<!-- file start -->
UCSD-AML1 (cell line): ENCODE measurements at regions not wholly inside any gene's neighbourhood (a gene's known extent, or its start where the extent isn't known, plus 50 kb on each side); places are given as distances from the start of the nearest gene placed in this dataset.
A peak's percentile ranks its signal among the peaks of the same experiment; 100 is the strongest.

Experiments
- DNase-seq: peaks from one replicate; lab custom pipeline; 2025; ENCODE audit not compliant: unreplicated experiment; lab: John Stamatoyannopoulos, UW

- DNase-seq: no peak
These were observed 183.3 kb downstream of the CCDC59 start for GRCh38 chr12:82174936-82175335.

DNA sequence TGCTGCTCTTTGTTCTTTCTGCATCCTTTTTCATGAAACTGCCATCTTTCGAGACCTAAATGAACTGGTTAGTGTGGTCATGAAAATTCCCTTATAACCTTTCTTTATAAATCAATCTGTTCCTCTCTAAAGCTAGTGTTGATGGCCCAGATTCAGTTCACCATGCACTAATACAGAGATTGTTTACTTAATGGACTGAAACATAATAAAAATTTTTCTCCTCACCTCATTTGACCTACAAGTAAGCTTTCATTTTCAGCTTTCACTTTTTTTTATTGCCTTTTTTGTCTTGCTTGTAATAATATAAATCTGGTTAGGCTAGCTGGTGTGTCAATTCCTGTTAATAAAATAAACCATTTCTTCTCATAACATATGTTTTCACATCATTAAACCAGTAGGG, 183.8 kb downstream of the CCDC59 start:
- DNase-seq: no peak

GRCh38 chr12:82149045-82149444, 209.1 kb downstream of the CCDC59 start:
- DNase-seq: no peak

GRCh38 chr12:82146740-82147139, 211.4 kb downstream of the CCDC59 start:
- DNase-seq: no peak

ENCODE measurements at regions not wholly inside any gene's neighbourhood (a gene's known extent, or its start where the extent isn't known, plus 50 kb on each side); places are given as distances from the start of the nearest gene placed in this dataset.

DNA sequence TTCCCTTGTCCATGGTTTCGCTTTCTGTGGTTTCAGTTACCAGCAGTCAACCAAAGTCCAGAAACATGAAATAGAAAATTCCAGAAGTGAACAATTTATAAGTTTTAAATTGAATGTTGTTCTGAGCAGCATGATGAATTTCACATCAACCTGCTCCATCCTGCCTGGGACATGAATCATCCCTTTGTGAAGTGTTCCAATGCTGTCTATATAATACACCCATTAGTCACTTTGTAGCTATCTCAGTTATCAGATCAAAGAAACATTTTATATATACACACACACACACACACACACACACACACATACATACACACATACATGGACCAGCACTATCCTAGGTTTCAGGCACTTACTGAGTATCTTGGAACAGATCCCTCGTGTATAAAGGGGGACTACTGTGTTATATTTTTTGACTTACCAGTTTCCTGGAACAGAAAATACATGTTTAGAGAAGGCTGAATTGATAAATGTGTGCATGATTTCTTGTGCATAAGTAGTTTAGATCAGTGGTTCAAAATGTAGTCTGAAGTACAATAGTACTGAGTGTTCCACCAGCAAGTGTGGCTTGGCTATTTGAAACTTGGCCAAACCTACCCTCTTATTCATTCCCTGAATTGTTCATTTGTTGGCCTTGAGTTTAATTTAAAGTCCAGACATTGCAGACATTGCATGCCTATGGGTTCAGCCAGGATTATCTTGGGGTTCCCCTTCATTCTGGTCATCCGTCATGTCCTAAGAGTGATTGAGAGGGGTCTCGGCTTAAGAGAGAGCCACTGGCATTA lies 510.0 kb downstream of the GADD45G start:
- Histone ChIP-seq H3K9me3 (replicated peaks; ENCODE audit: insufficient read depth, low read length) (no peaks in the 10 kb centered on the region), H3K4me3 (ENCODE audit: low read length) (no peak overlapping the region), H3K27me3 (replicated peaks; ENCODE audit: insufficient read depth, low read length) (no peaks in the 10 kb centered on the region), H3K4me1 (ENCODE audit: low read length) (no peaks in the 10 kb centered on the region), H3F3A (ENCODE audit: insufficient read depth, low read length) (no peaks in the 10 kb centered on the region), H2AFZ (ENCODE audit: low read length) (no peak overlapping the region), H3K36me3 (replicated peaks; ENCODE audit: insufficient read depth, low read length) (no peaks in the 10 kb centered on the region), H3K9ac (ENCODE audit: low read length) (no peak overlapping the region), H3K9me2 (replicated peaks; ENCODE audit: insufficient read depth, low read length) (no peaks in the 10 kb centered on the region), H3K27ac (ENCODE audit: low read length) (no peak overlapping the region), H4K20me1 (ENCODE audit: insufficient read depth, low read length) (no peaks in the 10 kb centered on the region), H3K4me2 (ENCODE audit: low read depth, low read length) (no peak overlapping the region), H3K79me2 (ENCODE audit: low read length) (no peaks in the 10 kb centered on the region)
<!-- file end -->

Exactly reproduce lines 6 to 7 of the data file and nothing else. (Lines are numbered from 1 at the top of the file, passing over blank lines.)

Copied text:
These were observed 183.3 kb downstream of the CCDC59 start for GRCh38 chr12:82174936-82175335.

DNA sequence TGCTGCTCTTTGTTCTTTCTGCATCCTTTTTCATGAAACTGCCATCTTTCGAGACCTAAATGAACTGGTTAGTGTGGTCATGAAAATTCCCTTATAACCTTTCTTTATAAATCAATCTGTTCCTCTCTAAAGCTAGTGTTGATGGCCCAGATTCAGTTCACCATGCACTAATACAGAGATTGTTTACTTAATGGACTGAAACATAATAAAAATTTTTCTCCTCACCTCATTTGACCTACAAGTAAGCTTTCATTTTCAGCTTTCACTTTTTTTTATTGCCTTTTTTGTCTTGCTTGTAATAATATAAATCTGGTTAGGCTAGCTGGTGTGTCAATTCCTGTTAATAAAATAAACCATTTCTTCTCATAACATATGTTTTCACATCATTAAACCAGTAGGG, 183.8 kb downstream of the CCDC59 start: